A couple of months ago, I wrote about my dismay concerning the proposed reverse stock split of AIG to a ratio of twenty to one. What was on the table was a drastic diminishing of stockholder shares to one twentieth of what they owned in order to prop up the price of the stock by a multiple of twenty.
What happened, as I predicted, was a run to sell the stock. Almost instantly the price, which had briefly been augmented twentyfold to $23 from $1.16, fell to $18 and within a week was down to around $9. I was lambasted by some "in the know" who said that the stock was trading too high even in the mid-one dollar range and would have fallen eventually to a berth more suitable to its actual worth.
But it all seemed a bit coincidental and many pundits on CNBC and in the Wall Street Journal echoed the point I was making that short sellers came on board and drove the stock way, way down to a level that at the old reverse stock split rate would have been 45 cents. Would such a dive happened naturally, without news of something disastrous happening in the company? I think not.
And interestingly, AIG's second quarter results have lately been quite good and have contributed to a drastic rise in AIG's price, closing at $27 on Friday -- which translates to about $1.35 under the old system. Their new management team, led by retired Metropolitan Life chief Bob Benmosche, on top of better business decisions made in recent months, makes the future look quite a bit brighter. Would that those of us who once had twenty times more stock might have slowly moved upward at greater multiples of advancement.
Now, Citigroup has sent stockholders a proxy that, among other things, proposes a reverse stock split in seven possible different ratios: 1:2, 1:5, 1:10, 1:15, 1:20, 1:25 and 1:30 to be later determined by the Board of Directors. The difference between the AIG decision and this one is that Citigroup is telling us that it might or might not do the deed and is merely asking for our consent.
It specifically indicates the downside to such a split and "assures" us that the Board of Directors will take into account the market at the time, while cajoling us to vote for this catch-all reverse split possibility because it will somehow increase the attractiveness of the stock, in particular to institutional investors who don't like to buy stock priced at a low rate.
The problem is that Citigroup has recently been doing fine and, after stumbling a bit in the last couple of weeks, has regained its footing and, after closing Friday at $3.85, looks well on its way to getting above the five dollar base required for institutional investing. Not to mention the initial horror story of AIG in the recent background. Does anyone think that the minute Citigroup does a reverse split that there isn't going to be a pounding down of the stock? Not to mention financial reports on CNN's Anderson Cooper, NBC, CBS, ABC, Fox News, MSNBC and tweets on Twitter expressing the almost universal consideration that it is a faux move designed to trick everyone into thinking the stock is more viable. A naked attempt that will be joked about over morning coffee and Facebook accounts in the vein of "Who are they kidding? They're clearly in trouble" sort of thing.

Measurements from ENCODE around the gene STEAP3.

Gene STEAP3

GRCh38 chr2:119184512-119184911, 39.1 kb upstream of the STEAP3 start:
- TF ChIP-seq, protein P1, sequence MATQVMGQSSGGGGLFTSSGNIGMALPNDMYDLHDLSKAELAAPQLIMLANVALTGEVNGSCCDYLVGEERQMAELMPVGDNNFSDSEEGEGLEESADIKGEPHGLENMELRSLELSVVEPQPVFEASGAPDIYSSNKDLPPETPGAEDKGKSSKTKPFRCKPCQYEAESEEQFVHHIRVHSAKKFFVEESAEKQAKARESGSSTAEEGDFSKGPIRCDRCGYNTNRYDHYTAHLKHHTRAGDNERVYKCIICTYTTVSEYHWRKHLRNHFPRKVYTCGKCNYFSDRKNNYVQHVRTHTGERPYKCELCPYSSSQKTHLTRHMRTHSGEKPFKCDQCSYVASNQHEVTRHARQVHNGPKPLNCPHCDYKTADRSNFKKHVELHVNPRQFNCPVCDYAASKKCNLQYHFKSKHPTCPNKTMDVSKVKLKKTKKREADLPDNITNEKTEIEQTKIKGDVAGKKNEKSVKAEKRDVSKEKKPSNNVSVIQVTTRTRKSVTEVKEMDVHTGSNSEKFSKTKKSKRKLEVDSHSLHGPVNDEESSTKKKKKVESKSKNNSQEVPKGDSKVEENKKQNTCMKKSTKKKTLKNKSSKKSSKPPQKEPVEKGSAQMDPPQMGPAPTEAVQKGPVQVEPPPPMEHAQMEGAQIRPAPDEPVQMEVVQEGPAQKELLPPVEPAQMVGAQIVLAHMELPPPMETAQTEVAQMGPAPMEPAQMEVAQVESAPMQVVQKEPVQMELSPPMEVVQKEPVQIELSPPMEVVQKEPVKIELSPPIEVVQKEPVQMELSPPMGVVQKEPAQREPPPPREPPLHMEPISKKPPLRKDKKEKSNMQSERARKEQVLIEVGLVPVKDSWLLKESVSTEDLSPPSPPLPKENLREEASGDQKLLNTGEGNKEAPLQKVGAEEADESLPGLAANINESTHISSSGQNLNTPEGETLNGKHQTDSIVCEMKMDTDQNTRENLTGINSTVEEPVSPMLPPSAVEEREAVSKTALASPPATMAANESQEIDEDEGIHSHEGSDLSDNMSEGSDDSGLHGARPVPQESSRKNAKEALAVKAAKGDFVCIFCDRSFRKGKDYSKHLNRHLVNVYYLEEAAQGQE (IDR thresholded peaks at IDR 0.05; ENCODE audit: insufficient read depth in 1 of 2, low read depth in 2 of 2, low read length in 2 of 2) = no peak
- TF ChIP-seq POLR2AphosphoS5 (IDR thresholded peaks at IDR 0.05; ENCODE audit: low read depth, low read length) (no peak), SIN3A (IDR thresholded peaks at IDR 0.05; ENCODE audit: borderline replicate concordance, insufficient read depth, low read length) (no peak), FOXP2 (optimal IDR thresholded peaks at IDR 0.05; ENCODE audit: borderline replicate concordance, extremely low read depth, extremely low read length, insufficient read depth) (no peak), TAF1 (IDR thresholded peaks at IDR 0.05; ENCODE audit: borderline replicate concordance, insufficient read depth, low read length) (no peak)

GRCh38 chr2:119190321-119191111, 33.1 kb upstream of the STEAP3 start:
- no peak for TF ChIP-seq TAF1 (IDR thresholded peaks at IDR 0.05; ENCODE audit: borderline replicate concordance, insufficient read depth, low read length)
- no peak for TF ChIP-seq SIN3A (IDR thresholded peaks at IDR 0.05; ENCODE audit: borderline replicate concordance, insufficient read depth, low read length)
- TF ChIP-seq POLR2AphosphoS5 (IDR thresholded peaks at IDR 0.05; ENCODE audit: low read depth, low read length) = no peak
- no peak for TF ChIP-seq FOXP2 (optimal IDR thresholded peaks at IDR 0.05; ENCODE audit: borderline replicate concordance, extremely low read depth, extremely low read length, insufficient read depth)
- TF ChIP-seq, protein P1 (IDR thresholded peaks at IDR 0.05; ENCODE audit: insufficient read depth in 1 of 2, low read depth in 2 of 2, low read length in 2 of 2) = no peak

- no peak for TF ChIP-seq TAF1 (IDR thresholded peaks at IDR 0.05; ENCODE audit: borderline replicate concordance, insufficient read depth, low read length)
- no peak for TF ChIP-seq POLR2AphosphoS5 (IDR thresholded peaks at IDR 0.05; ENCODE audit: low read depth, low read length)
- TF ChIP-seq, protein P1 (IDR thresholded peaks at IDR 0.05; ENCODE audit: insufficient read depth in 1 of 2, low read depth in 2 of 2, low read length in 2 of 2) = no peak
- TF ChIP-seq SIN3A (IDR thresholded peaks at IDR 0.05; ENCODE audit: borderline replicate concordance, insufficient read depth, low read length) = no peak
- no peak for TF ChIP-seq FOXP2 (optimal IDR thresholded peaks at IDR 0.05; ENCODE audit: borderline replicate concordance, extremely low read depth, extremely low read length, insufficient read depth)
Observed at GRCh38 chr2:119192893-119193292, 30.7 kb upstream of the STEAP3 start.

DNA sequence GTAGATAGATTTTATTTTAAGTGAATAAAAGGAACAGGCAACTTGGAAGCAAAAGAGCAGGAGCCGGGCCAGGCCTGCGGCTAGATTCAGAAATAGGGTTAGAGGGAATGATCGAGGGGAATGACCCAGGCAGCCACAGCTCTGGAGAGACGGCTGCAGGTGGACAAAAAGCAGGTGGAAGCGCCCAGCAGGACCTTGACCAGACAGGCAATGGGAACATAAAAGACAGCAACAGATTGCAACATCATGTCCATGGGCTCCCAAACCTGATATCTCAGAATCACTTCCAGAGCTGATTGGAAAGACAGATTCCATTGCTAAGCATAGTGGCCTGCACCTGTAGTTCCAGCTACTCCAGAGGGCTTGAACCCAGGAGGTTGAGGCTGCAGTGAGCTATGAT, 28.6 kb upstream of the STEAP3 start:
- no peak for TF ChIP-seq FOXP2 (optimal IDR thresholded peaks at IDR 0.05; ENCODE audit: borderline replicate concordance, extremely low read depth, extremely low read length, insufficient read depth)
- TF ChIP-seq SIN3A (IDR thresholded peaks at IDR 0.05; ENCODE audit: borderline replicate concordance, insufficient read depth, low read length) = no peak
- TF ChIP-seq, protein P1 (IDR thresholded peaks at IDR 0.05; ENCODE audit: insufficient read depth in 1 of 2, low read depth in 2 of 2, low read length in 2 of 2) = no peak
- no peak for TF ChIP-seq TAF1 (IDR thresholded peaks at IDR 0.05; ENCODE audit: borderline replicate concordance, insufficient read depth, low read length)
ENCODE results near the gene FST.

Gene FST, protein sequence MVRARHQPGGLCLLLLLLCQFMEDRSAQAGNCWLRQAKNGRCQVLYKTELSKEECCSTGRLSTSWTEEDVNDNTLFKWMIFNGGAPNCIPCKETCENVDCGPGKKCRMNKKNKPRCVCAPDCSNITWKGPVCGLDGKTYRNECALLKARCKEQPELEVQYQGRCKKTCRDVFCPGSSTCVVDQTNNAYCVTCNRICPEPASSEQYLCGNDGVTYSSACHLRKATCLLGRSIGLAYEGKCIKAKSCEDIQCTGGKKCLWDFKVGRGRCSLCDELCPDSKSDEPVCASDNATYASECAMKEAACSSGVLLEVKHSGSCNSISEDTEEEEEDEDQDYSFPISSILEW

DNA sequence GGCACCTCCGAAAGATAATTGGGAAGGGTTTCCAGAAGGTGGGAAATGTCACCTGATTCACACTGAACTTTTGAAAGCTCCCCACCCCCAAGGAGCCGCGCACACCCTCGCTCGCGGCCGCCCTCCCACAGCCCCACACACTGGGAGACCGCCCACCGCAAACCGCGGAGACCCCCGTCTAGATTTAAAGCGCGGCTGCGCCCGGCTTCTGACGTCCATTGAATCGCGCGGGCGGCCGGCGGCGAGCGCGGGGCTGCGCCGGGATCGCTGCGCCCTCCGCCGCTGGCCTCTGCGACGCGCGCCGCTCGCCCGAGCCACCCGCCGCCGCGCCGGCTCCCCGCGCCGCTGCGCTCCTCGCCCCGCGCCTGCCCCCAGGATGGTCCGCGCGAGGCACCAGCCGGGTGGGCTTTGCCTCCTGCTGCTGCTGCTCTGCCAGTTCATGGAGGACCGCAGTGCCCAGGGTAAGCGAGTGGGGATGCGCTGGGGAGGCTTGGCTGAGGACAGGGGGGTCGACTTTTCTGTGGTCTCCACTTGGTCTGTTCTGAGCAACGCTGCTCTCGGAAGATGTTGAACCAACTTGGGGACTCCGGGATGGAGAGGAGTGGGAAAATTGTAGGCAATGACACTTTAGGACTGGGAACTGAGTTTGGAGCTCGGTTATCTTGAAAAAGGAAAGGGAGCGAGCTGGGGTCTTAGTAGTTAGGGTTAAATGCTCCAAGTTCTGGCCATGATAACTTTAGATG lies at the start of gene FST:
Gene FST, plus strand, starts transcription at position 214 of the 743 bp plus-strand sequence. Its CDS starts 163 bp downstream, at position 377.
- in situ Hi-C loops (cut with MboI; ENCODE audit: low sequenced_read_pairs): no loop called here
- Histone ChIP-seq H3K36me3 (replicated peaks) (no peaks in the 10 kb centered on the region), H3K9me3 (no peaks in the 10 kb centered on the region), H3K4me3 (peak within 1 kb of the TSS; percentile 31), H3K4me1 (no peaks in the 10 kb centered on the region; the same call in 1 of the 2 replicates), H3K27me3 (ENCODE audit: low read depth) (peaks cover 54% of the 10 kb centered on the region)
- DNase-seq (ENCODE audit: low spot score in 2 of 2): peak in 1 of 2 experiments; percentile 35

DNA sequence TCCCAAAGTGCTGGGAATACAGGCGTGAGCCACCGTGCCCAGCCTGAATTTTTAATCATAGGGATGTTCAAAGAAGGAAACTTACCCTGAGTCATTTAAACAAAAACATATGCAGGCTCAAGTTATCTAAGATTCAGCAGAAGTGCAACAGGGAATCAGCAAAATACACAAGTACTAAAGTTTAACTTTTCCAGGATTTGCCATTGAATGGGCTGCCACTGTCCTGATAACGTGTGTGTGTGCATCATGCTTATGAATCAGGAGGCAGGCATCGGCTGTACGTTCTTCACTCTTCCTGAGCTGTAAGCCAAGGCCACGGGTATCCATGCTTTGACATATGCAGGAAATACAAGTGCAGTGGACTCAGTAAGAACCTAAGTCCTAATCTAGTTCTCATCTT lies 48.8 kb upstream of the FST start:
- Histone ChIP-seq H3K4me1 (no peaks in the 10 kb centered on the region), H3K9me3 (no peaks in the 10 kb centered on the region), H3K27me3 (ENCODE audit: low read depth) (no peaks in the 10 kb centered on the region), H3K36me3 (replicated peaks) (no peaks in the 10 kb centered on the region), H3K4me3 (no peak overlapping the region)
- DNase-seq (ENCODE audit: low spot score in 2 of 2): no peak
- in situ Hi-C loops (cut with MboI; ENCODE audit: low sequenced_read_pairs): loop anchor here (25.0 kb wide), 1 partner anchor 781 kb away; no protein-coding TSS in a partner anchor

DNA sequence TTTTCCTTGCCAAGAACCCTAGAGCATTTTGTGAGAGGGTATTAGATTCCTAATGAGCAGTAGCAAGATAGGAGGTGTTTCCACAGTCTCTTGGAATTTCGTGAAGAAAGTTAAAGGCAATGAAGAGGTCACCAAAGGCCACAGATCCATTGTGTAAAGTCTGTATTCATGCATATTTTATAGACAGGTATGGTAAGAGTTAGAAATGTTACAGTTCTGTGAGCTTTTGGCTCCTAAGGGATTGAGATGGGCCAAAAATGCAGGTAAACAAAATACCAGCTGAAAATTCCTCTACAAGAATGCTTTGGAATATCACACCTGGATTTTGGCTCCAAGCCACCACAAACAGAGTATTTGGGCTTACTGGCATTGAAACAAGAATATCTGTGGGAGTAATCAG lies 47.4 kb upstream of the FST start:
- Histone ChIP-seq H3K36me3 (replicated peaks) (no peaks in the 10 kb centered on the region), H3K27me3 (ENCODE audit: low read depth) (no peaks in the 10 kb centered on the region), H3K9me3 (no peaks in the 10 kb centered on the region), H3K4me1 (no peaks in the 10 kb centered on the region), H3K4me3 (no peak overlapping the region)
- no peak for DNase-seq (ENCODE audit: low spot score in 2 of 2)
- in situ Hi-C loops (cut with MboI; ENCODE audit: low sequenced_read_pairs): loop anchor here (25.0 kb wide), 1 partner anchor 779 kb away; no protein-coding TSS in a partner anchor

While it's encouraging that the financial experts have told us that the reverse stock split is on the Citigroup backburner, such a vote request at this time doesn't inspire confidence and is totally unnecessary. For God's sake, let the company continue to mend and slowly work its way back to financial health without methods that are historically unhelpful to the stock value and ultimately to the shareholders who bought the stock in good faith.
If you have not done so, I would urge Citigroup shareholders to read the proxy statement carefully and vote the reverse stock split down.
Michael Russnow's website is www.ramproductionsinternational.com
How to vote
Vote-by-mail ballot request deadline: Varies by state
For the Nov 3 election: States are making it easier for citizens to vote absentee by mail this year due to the coronavirus. Each state has its own rules for mail-in absentee voting. Visit your state election office website to find out if you can vote by mail.Get more information
In-person early voting dates: Varies by state
Sometimes circumstances make it hard or impossible for you to vote on Election Day. But your state may let you vote during a designated early voting period. You don't need an excuse to vote early. Visit your state election office website to find out whether they offer early voting.My Election Office
General Election: Nov 3, 2020
Polling hours on Election Day: Varies by state/localityMy Polling Place